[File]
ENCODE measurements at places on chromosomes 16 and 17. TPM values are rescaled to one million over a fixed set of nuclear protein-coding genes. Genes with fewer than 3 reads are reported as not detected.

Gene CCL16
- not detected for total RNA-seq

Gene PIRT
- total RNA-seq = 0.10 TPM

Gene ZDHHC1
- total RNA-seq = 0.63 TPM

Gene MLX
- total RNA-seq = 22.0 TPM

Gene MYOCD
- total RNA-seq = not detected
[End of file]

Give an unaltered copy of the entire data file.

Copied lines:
ENCODE measurements at places on chromosomes 16 and 17. TPM values are rescaled to one million over a fixed set of nuclear protein-coding genes. Genes with fewer than 3 reads are reported as not detected.

Gene CCL16
- not detected for total RNA-seq

Gene PIRT
- total RNA-seq = 0.10 TPM

Gene ZDHHC1
- total RNA-seq = 0.63 TPM

Gene MLX
- total RNA-seq = 22.0 TPM

Gene MYOCD
- total RNA-seq = not detected